Though revenues are down this year, they have fallen less than expected and the company is hiring new staff. One reason the economic downturn has left Pearl Izumi relatively unscathed is that 2008's gas price increases inspired more people to begin bicycling and running - and they didn't revert to driving even when gas prices fell again. Cities are adding bike lanes, and the increased focus on health and the environment has renewed interest in sports.
"People are not buying as many new things this year, but there are more riders," Howell says. In addition, retailers have continued to support the brand, not only because its products are high quality but because Pearl Izumi helps them optimize their product assortment and inventory levels - critical functions for small retailers.
"Our vision is, despite a bumpy year, to keep doing what's right for the product," Howell says. "We don't want a decline in product quality because of the economic situation. That [commitment] is pushed down all the way from top management."
A culture of empowerment
The company culture also emphasizes open communication and empowerment. The organization is relatively flat, and employees have access to a great deal of information. Employees are encouraged to think like owners - becoming familiar with the company's financial position and goals, suggesting solutions that will help the company as a whole, and even raising a red flag if they have concerns about the direction the company is taking or if they believe risks are being ignored.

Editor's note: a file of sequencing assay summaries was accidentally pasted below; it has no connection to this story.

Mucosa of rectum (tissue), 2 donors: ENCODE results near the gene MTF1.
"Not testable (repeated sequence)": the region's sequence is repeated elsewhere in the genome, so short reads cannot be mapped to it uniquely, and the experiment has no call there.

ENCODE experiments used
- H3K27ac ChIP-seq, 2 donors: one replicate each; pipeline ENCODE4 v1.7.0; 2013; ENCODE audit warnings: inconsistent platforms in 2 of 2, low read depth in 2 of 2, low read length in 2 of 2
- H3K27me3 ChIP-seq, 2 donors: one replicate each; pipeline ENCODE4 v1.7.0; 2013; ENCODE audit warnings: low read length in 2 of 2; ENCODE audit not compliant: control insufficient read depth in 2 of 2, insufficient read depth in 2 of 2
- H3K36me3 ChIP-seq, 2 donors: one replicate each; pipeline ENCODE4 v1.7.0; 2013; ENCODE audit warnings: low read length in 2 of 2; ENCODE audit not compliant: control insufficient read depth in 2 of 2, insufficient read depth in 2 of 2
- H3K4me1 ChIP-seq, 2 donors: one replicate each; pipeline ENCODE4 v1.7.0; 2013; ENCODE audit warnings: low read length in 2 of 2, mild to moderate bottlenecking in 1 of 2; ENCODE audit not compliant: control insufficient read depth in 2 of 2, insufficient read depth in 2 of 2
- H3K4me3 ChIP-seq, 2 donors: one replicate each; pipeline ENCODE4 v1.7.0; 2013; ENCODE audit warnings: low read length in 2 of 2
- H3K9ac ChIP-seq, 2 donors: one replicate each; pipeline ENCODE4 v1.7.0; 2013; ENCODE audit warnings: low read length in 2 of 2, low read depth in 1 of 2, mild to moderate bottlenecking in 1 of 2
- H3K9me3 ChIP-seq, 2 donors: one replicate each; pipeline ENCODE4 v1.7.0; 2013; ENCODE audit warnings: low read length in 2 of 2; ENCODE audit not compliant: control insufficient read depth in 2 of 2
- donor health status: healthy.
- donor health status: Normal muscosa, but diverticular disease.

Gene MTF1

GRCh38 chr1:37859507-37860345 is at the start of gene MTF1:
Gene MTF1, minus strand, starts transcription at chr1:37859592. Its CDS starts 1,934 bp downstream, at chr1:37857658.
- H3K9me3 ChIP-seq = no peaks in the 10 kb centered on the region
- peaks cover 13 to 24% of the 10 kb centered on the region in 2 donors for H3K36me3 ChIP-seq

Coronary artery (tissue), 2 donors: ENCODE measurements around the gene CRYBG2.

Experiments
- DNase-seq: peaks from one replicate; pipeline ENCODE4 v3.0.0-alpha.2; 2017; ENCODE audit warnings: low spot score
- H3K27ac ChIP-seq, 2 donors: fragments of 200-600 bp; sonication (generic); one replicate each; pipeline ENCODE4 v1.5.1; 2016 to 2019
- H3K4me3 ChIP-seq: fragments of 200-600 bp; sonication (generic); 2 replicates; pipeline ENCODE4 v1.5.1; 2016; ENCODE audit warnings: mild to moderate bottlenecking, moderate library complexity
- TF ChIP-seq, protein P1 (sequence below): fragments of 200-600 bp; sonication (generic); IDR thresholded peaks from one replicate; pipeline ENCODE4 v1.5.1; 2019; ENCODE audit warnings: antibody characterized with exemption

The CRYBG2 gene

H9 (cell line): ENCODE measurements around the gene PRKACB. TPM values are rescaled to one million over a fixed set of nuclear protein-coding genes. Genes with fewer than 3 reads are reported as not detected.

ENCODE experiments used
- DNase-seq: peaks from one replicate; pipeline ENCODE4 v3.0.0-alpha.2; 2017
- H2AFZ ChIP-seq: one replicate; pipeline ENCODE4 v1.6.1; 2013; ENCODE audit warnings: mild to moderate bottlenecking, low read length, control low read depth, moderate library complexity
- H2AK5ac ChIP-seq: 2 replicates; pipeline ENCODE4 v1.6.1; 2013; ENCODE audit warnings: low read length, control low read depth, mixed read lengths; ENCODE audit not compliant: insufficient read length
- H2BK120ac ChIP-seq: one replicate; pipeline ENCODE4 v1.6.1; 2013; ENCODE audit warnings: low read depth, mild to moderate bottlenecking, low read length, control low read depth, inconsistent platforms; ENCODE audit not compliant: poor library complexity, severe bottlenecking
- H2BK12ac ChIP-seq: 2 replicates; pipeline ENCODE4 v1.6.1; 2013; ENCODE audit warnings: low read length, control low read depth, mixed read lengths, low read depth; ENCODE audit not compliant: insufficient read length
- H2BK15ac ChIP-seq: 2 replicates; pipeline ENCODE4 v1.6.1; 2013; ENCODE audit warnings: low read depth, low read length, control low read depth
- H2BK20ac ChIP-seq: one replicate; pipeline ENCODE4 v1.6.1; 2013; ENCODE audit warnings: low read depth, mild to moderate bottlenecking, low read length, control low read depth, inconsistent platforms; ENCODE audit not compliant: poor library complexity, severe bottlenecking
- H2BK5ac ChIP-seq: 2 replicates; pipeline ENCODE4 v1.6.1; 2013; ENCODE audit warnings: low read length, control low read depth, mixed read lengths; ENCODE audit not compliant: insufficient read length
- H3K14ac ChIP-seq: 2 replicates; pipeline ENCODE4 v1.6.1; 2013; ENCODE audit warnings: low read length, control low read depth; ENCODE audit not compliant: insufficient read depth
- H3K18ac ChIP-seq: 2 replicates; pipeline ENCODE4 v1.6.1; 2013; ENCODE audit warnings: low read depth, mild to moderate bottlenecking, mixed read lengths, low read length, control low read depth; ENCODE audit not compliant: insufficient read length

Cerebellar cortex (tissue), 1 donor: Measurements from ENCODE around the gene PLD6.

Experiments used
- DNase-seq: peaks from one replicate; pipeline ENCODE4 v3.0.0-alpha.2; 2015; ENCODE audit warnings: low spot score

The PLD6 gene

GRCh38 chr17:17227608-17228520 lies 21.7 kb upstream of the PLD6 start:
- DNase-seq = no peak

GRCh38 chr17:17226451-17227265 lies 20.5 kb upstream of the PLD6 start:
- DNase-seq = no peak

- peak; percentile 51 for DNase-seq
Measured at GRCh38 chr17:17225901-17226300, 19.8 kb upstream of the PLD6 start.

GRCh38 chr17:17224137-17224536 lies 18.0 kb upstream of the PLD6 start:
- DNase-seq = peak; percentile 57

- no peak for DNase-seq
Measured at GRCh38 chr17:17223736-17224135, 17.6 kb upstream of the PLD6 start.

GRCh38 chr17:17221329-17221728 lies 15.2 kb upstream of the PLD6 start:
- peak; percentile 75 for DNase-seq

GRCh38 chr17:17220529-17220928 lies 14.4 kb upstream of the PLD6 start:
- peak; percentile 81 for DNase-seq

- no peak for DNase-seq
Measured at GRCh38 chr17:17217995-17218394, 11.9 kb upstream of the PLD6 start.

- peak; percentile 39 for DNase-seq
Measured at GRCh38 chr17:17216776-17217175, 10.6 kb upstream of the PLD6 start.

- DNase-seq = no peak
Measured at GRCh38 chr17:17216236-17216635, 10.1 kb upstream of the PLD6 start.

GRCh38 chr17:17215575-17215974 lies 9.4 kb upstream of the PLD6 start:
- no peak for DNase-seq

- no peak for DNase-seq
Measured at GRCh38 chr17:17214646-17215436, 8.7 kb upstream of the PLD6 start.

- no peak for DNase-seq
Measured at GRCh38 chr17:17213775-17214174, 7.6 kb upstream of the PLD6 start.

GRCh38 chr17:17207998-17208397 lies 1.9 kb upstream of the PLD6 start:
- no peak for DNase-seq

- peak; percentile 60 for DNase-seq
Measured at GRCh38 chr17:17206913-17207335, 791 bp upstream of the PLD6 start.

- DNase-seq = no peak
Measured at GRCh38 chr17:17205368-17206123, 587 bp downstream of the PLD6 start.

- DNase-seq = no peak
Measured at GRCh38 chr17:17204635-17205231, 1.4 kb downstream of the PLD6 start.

The company's president, Juergen Eckmann, is an ex-racer and many employees are serious athletes. At the company's Colorado headquarters, anywhere from 10 to 30 employees go cycling together at lunchtime every day; others are avid runners or walkers. The quality of the products and the success of the company are matters of personal importance to employees.
This commitment also informs the company's support of its community. The executive committee reviews the many requests for sponsorship or assistance and decides whether and how to support them, usually on the basis of their relation to the company's activities.
In addition to sponsoring the Garmin-Slipstream team, Pearl Izumi also supports many individual athletes and teams. As well, the company contributes to related causes such as the Conservation Alliance, the International Mountain Bicycling Association, Bikes Belong, and the Davis Finney Foundation. Some of the contributions are monetary, while others come in the form of employee time - Pearl Izumi staffers volunteer to take children out riding and go out on weekends to help clean up roads.
"What we promote, we try to live here as well," Howell says.
Masha Zager is a New York-based Apparel contributing writer who specializes in business and technology.
Pearl Izumi is a leader in recycling. It has stopped printing a paper catalog and even reuses the cartons it receives.
Standing Behind the Product
Every product made by Pearl Izumi carries a lifetime guarantee.
Privately owned until 2005, Pearl Izumi was acquired by Nautilus for $74 million in 2005 and by Shimano American for $69 million in 2008. It is still managed as a stand-alone company.